As a U.S. citizen born and raised in rural Wisconsin, I have only ever read or seen movies about what “The American Dream” must mean.
Yesterday, as I sat around a crowded farmhouse dinner table sharing a hearty meal of creamy soup, fried rice and chicken with Dutch emigres Rolf & Marieke Penterman, their twin three-year-old daughters, curly-haired infant son and extended family, I experienced what the American Dream must feel like, because I am watching the Pentermans make it happen.
Having moved to Wisconsin from the Netherlands in 2003 to operate a 480-Holstein dairy farm, Marieke – a newly licensed Wisconsin cheesemaker – and her family started crafting farmstead cheese in the style of their home country last fall. Yesterday was a big day at the farm – they hosted nearly 100 people for their farmstead creamery grand opening.
Talking amongst the crowd of Amish farmers, rural and urban neighbors, media reporters, industry representatives and government officials, Rolf & Marieke were beaming so hard it was impossible not to smile just being around them.
With their children scattered across the farmyard enjoying the many visitors, the sun shining without a cloud in the sky and the wind doing its best to knock over the big white tent in the front yard, Wisconsin officially welcomed the Pentermans to the American Dream.
Holland’s Family Cheese is a first-class farmstead operation. I’ve never been on a dairy farm that was so clean, neat and orderly. The creamery – with a crib in the office and baby toys in the retail store – is a marvel in engineering. The pasteurizer, press and brine equipment was all manufactured in Holland and shipped here. Everything is positioned to be as efficient as possible – resulting in what may very well be my new favorite cheese.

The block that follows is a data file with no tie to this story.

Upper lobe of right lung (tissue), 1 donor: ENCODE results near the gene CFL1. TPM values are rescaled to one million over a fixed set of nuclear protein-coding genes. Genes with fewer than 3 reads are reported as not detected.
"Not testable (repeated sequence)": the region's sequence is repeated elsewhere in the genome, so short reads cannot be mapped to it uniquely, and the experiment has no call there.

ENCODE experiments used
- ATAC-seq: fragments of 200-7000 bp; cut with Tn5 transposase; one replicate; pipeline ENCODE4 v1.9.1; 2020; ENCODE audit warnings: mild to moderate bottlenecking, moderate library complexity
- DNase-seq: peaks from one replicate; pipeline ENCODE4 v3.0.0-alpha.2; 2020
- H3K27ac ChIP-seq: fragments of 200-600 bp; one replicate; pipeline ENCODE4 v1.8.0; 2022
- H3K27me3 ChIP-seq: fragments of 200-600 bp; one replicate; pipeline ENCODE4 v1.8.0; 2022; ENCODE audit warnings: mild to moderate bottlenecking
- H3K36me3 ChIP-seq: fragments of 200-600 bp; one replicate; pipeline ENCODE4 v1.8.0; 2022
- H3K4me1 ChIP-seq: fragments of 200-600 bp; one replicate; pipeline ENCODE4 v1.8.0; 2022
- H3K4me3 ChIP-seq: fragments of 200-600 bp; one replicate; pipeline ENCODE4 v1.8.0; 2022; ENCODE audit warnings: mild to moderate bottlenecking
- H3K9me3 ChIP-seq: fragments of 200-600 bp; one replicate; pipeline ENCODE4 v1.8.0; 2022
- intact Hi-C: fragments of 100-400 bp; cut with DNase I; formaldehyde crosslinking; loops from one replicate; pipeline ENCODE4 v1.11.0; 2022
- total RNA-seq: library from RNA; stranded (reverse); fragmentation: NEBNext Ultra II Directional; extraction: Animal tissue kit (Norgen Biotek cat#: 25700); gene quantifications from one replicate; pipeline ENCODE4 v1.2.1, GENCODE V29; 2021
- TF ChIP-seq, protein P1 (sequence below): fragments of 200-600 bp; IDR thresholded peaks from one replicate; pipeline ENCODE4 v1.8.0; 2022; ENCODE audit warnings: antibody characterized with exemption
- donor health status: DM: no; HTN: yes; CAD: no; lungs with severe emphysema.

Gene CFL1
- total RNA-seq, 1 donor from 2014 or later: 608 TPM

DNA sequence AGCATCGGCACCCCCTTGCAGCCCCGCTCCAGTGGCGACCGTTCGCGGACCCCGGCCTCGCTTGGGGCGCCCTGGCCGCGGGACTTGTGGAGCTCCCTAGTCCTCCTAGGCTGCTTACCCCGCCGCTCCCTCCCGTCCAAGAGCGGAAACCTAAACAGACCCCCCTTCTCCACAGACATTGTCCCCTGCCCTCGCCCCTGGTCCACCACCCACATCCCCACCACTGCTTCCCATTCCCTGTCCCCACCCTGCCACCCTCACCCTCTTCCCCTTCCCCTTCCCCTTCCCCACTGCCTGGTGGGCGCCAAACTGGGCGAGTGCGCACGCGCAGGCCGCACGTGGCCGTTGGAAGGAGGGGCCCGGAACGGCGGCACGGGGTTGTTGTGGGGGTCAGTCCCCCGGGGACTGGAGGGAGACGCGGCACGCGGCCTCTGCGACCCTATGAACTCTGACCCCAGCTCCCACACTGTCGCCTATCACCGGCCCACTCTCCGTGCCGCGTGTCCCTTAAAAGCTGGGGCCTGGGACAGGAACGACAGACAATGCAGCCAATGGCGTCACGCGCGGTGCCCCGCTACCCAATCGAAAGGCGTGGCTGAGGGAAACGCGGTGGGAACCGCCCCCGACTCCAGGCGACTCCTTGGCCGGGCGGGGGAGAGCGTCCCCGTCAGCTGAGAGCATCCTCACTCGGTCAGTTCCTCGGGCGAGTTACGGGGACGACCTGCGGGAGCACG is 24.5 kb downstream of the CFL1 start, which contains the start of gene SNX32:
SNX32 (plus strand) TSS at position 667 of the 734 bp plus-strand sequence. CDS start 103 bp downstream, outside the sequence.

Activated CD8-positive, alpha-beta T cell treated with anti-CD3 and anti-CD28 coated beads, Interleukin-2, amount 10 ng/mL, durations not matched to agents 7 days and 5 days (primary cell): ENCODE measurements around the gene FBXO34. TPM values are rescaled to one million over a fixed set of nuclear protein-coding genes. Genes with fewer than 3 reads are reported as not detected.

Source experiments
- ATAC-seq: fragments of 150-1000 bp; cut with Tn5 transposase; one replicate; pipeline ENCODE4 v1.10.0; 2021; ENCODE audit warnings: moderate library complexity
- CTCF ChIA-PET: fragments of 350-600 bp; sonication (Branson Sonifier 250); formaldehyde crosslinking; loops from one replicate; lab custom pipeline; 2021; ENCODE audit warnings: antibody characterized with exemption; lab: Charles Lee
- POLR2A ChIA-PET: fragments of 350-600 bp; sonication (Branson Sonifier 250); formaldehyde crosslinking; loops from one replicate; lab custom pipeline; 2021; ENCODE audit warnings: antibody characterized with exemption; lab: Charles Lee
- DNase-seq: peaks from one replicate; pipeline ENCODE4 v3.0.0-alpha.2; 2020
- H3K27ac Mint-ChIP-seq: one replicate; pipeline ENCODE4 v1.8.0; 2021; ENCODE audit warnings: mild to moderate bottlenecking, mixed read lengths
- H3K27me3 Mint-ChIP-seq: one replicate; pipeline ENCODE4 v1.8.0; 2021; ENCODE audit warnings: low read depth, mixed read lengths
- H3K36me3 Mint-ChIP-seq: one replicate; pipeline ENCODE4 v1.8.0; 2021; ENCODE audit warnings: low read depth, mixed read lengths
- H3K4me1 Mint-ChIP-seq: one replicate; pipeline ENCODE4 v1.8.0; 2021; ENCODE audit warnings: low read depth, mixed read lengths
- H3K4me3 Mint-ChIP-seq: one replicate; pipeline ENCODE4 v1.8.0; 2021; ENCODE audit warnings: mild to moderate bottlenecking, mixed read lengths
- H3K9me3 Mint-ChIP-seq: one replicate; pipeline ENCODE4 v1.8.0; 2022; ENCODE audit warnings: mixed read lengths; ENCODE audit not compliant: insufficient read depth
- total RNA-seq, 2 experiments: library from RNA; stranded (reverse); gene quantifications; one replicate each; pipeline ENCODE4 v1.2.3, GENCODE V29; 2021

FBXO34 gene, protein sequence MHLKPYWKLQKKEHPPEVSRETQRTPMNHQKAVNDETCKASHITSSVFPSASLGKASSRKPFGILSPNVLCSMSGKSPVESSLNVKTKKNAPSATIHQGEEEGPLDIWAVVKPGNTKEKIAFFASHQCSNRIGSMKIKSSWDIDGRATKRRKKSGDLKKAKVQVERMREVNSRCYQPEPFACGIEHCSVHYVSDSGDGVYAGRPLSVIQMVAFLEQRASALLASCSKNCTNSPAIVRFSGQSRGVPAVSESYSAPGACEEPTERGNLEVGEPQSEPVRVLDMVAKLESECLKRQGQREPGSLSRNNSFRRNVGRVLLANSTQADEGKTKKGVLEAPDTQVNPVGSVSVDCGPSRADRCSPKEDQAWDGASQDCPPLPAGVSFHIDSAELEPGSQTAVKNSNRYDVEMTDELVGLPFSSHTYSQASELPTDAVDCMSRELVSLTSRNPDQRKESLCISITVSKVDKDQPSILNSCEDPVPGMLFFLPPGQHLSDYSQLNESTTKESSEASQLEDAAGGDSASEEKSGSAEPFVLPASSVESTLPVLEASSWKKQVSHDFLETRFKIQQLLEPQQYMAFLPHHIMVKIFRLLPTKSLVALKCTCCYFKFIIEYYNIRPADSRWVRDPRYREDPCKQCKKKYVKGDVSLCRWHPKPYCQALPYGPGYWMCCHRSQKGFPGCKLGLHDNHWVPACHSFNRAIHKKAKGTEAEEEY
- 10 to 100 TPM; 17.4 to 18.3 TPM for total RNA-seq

That’s GOWDUH, not GOOODA, the Pentermans will tell you. Wheel upon golden wheel rests on beautiful wooden boards in the creamery’s affinage room – all carrying the label of “Marieke Gouda” in various sizes and flavors. Markieke sampled several of her flavors yesterday – she recently won a prestigious Best of Class Gold Medal at the U.S. Championship Cheese Contest with her Feonegreek Gouda – but my favorite may be the simplest.
After we had cut and cubed dozens of wheels of flavored goudas, Marieke turned to me and said “Now, let’s put out the good stuff.” She went to the affinage room and brought back a 16-pound wheel of raw milk, 60-day plain gouda (the youngest age you can legally eat raw milk cheese in the U.S.)
Marieke was right – this WAS”the good stuff” – sweet & creamy – the kind of cheese you can eat until you’re sick. I bought a pound to take home and ended up eating most of it on the 3-1/2 hour drive home.
Eating Marieke’s Gouda is as close as I may ever get to truly experiencing the American Dream – knowing the cows were milked by Rolf and his brother Sander, the milk piped underground directly to the creamery, and Marieke crafting it into cheese while the milk is still warm. Makes me wish I lived closer.